Jesus asks us to spend time with each other

2 mins read
Summer retreat at Malvern Retreat House. Godsplaining/Facebook screengrab

For several years now, “Godsplaining” — the podcast I co-host with several of my Dominican brothers — has been hosting a summer retreat. The most recent weekend at Malvern Retreat House outside Philadelphia saw over 100 listeners joining us, each adding unique experiences to the mix. This year we focused on the role of the Holy Spirit in Christian life, reading together Archbishop Luis Martinez’s spiritual classic, “The Sanctifier.”

I’ve grown to love these retreats. They’re exhausting and demanding weekends. But all the hassle is well worth it.

“We need each other. And not only that, we need to be with each other. It’s not inefficient. It’s not unproductive. It’s the only thing.”

I’ve gotten to know a number of participants quite well since they’ve returned year after year. These annual check-ins with listeners from all over the United States (shoutout to the Houston crew!) are a special expression of community and friendship. We share not only the weekend’s moments of prayer and programming but also the important catch-ups about life, sharing our joys and hopes, our griefs and anxieties.

An invitation to fraternity

I also love the weekends because they’re time with my Dominican brothers. We have a few team members who help us out — without them, this project wouldn’t be possible — but most of the weekend is on us. We serve Mass for each other, introduce each other’s talks, get to hear one another preach and jump in to set up hospitality, just to name a few things. It’s not fancy, but it’s ours. It’s a shared work. It’s a labor of love.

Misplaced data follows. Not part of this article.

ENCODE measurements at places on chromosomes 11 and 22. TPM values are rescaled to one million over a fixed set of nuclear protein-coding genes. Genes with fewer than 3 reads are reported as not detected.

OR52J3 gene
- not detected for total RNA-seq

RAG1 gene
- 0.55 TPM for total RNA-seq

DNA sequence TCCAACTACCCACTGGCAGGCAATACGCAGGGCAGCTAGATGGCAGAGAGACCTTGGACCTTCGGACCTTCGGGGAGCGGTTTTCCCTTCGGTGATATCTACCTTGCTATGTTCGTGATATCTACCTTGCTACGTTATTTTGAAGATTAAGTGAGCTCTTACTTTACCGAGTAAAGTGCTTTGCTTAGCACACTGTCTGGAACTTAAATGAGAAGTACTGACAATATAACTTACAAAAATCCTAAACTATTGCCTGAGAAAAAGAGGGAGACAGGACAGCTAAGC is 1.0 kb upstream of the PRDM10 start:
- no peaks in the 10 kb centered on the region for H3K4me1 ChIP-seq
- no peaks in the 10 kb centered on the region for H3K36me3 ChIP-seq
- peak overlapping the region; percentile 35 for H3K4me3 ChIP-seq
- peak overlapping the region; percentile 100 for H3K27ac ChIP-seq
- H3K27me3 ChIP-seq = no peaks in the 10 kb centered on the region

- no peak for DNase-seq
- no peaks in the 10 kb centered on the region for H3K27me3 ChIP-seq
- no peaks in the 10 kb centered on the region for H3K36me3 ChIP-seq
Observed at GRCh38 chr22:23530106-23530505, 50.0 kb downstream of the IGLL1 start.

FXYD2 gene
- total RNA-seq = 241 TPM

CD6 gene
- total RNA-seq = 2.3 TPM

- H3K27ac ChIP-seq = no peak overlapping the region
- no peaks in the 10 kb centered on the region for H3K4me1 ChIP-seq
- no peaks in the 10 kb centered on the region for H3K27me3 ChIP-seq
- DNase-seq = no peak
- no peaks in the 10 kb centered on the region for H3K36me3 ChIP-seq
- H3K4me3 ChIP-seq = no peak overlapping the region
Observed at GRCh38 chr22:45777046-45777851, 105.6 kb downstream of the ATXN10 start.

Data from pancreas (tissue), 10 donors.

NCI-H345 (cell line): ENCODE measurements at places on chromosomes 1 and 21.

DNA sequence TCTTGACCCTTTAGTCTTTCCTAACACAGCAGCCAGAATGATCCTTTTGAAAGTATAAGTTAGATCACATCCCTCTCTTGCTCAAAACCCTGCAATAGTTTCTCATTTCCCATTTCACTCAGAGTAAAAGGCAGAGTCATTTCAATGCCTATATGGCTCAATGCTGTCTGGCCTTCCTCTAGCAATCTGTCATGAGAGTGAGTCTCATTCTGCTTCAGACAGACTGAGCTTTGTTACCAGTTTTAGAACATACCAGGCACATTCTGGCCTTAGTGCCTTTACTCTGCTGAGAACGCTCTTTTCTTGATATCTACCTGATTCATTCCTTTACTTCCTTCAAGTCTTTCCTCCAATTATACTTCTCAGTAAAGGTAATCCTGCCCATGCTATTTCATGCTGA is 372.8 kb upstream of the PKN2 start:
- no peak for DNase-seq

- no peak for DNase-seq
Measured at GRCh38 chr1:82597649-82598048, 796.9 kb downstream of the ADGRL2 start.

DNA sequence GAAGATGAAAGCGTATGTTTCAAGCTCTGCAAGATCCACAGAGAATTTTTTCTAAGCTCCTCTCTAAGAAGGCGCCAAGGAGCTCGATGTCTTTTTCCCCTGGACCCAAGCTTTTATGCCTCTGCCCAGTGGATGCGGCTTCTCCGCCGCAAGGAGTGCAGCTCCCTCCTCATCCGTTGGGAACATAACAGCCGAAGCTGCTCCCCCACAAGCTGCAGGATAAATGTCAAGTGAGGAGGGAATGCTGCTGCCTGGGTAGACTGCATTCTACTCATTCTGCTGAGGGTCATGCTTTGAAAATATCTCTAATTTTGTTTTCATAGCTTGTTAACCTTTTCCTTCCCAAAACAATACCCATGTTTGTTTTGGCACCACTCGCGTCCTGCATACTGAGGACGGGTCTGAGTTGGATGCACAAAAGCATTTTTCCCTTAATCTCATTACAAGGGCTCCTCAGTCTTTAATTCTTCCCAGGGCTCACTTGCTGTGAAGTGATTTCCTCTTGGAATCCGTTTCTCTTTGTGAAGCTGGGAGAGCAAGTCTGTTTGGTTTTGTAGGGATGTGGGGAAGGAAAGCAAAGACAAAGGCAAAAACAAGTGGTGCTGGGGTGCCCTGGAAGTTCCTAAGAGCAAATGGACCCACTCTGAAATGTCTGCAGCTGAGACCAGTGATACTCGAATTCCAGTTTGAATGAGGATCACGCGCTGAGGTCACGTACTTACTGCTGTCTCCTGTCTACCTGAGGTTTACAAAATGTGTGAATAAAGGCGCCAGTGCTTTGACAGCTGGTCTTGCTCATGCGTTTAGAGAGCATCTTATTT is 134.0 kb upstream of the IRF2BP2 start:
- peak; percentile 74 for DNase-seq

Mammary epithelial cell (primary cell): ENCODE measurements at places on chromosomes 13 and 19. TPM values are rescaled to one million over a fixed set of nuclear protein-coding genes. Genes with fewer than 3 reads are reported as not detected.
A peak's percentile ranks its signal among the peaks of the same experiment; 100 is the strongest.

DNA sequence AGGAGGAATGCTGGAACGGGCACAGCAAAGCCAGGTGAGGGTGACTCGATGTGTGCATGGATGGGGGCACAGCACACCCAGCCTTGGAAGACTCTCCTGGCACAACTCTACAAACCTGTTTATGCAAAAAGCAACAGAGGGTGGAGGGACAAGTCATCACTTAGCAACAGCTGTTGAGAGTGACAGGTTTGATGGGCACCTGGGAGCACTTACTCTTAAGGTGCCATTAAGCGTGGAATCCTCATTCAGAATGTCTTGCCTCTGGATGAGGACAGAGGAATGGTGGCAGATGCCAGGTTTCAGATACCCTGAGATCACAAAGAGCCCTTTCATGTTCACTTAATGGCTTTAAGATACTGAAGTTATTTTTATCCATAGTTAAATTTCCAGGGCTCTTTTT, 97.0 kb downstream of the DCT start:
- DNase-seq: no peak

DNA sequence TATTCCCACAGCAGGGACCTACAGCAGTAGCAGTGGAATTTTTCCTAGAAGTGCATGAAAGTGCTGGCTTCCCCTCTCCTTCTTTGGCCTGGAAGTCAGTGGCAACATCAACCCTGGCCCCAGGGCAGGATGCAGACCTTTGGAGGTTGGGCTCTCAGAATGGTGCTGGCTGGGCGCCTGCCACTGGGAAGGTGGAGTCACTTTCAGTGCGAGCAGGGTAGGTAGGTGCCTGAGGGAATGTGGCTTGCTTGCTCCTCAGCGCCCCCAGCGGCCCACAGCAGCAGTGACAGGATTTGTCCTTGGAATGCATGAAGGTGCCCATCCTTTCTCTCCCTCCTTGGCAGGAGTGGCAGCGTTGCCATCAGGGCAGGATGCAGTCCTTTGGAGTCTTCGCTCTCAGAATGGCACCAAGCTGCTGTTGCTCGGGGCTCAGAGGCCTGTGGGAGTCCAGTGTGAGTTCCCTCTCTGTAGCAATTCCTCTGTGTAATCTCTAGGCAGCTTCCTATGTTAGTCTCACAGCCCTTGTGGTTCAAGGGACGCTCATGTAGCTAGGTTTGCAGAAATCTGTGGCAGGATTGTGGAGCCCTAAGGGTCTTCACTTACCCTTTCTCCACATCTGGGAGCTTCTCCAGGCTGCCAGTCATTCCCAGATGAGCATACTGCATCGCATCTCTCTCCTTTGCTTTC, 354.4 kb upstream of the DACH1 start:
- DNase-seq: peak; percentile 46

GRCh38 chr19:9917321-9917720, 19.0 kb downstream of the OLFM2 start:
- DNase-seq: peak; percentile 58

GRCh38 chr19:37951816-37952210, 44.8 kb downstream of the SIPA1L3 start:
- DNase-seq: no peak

Godsplaining/Facebook screengrab photos

And I think our friends see that. They see our friendship on display. We laugh and tease and cruise around in golf carts and sit by the fire. They’re invited into our fraternity. Our friendship is not just something they see and revel in but something they’re invited into.

And what’s so interesting is that the people who come, come from all walks of life. Some are young adults, some are much older. I really think Pope Francis would love the sight of the young and the old praying and sharing life together.

Some are cradle Catholics, but many are converts. In fact, each year, we meet people who have entered the Church and were helped in their journey by the podcast. It’s a humbling thing. Last year, one retreatant made his second Communion ever during our retreat. He had just been received into the Church a week previously. This year, a young man came who will be confirmed this fall. He’s not even Catholic yet, and he spent the weekend with us in prayer and conversation.

The Gospel’s message

All of this is to say that perhaps the thing we do best as Christians is simply to spend time together. There are many ways that Jesus could have made his ministry more efficient. In Our Lord’s own time, the Romans had structures and systems for getting messages out. He’s the God of the universe. He could have used those if he wanted.

But instead, what he wanted was for us to come together. In one of my favorite passages from “The Dialogue of St. Catherine of Siena,” God the Father says to Catherine, “I could well have supplied each of you with all your needs, both spiritual and material.” Particular gifts and virtues are given to some but not others. The Father concludes, “But I wanted to make you dependent on one another so that each of you would be my minister, dispensing the graces and gifts you have received from me.”

We need each other. And not only that, we need to be with each other. It’s not inefficient. It’s not unproductive. It’s the only thing. We might well sum up the Gospel by saying, Jesus asks us to spend time with each other, to love one another.

Father Patrick Briscoe

Father Patrick Briscoe, OP, is a Dominican friar and the editor of Our Sunday Visitor. Along with his Dominican brothers, he is host of the podcast Godsplaining and a co-author of "Saint Dominic’s Way of Life: A Path to Knowing and Loving God." He is also the author of the OSV seasonal devotional, "My Daily Visitor."